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    The benefits of uncertainty: changes in women's perceptions of the cervical screening programme as a consequence of screening errors by Kent and Canterbury NHS Trust

    Houston, Diane and Lloyd, K. and Drysdale, S. and Farmer, M. (2001) The benefits of uncertainty: changes in women's perceptions of the cervical screening programme as a consequence of screening errors by Kent and Canterbury NHS Trust. Psychology, Health & Medicine 6 (2), pp. 107-114. ISSN 1354-8506.

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    Abstract

    A great deal of psychological research has examined predictors of compliance with health screening programmes. Previous research has not examined the impact of health 'scares' on these predictors. The present study examines changes in perceptions of the cervical screening programme from 1995 to 1998 as a consequence of the publicity surrounding screening errors in Kent and Canterbury NHS Trust. A questionnaire survey was conducted across two cohorts; 414 women students participated. It was found that from 1995 to 1998 there was a significant reduction in the accuracy of knowledge about the smear test process and in perceptions of reliability of the screening programme. Perceived vulnerability to cervical abnormality increased significantly from 1995 to 1998, as did perceived vulnerability to cervical cancer. Anticipation of negative emotions as a result of an abnormal smear test result decreased from 1995 to 1998. The 1998 cohort strongly intended to comply with the screening programme, the modal response being the highest scale point. It would seem that, despite reduced confidence in the programme, women in the 1998 sample feel more vulnerable to cervical cancer and are less concerned with the prospect of receiving an abnormal result than the 1995 sample.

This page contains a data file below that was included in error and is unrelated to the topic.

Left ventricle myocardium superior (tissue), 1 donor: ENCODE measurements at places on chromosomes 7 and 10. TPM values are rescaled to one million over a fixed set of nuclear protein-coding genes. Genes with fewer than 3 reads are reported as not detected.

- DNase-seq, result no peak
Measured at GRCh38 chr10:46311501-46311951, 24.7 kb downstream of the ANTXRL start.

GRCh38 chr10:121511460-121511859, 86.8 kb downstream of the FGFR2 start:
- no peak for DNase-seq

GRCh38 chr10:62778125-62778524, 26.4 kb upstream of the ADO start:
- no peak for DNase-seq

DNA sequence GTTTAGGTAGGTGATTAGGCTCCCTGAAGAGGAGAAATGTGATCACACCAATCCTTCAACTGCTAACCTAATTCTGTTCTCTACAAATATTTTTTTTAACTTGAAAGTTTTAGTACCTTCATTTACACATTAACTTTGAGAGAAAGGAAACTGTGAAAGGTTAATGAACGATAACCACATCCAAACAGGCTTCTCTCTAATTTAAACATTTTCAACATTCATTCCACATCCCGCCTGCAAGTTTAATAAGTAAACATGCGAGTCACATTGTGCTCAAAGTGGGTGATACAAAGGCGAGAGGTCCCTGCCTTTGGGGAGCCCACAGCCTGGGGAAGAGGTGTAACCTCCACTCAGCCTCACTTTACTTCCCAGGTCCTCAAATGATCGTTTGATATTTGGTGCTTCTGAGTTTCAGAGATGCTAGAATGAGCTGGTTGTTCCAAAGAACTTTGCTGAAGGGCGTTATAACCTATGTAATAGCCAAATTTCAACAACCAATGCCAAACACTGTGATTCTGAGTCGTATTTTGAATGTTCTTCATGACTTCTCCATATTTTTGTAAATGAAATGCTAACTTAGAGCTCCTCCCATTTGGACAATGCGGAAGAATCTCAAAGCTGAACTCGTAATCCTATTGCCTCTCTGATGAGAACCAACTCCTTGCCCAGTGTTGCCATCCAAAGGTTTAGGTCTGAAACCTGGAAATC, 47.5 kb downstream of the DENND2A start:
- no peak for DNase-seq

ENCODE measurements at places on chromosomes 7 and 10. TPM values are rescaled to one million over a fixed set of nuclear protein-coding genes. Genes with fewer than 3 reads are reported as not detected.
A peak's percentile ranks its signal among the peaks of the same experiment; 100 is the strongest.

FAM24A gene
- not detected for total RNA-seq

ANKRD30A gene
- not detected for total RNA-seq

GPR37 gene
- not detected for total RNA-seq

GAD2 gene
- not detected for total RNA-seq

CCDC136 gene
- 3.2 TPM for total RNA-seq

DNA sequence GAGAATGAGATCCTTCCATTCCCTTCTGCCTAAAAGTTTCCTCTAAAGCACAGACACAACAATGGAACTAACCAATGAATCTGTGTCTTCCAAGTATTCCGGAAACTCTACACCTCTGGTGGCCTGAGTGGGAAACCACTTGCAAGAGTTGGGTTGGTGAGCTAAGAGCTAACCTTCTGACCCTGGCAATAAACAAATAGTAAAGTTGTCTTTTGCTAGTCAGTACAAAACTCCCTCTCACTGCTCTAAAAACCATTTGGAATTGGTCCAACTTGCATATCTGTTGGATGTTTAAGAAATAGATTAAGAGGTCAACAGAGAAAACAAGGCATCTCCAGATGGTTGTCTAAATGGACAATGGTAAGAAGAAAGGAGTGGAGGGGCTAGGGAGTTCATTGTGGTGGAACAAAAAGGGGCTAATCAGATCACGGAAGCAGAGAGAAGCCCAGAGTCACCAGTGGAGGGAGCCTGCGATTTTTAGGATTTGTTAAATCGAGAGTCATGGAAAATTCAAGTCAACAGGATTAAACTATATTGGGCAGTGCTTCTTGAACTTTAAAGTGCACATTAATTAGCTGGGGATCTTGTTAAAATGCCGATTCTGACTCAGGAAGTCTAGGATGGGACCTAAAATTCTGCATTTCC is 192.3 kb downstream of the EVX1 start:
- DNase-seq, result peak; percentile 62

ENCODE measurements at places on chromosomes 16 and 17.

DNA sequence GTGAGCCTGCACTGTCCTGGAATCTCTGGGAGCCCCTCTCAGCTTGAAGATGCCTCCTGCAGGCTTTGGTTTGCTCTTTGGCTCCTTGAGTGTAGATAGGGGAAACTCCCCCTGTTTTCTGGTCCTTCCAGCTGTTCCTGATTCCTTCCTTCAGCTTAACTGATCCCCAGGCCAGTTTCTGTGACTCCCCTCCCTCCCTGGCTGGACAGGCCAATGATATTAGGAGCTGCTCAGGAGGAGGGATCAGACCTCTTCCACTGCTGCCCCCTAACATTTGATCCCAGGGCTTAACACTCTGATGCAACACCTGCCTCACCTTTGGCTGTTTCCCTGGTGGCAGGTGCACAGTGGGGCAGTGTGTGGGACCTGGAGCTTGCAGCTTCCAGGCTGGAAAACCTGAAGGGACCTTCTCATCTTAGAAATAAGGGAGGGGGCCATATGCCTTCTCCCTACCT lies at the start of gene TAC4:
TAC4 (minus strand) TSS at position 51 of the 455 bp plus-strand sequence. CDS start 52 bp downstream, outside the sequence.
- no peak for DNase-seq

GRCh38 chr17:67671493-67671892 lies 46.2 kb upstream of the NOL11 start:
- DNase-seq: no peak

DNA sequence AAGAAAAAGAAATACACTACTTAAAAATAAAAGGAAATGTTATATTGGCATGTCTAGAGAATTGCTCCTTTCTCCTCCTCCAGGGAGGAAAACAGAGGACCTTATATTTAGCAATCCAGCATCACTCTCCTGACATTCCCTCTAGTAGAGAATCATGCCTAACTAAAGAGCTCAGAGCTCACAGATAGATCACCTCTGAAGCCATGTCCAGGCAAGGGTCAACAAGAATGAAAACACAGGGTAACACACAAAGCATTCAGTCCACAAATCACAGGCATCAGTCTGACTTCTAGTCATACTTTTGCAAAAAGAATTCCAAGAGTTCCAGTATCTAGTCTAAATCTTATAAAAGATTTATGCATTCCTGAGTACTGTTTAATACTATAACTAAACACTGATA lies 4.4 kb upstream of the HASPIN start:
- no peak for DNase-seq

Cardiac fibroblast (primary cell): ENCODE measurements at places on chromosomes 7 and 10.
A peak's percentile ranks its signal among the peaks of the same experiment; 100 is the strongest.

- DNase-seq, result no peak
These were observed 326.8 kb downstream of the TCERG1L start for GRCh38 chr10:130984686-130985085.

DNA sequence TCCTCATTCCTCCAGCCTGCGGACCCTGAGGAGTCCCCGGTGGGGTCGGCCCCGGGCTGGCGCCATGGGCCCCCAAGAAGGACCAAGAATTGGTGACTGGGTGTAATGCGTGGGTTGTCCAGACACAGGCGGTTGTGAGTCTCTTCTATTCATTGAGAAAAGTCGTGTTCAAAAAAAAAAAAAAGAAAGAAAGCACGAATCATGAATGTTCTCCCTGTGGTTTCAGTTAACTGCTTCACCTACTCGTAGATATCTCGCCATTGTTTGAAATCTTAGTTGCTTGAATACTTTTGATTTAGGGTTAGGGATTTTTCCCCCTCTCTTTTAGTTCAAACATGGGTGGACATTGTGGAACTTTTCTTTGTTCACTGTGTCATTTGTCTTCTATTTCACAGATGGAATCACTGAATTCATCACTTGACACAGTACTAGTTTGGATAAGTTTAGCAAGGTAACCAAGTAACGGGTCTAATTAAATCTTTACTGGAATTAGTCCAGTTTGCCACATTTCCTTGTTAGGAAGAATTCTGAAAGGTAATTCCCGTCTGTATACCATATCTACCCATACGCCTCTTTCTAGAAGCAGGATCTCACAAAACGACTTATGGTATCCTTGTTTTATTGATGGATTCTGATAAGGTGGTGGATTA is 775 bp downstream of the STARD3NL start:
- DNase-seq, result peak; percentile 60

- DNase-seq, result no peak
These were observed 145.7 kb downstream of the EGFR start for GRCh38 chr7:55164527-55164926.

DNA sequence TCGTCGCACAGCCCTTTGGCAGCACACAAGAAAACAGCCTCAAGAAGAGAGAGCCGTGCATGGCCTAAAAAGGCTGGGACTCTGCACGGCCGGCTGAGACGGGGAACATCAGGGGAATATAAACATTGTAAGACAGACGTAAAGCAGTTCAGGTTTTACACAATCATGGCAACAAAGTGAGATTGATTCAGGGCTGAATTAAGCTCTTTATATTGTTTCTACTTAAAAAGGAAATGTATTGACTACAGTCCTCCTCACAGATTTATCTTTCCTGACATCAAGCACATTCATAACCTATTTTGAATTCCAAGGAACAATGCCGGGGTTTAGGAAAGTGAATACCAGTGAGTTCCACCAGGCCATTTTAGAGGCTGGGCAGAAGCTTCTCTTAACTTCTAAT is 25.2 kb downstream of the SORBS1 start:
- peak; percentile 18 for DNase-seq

Metadata

    Item Type: Article
    School: Birkbeck Schools and Departments > School of Business, Economics & Informatics > Organizational Psychology
    Depositing User: Administrator
    Date Deposited: 09 Nov 2016 14:48
    Last Modified: 09 Nov 2016 14:48
    URI: http://eprints.bbk.ac.uk/id/eprint/16499

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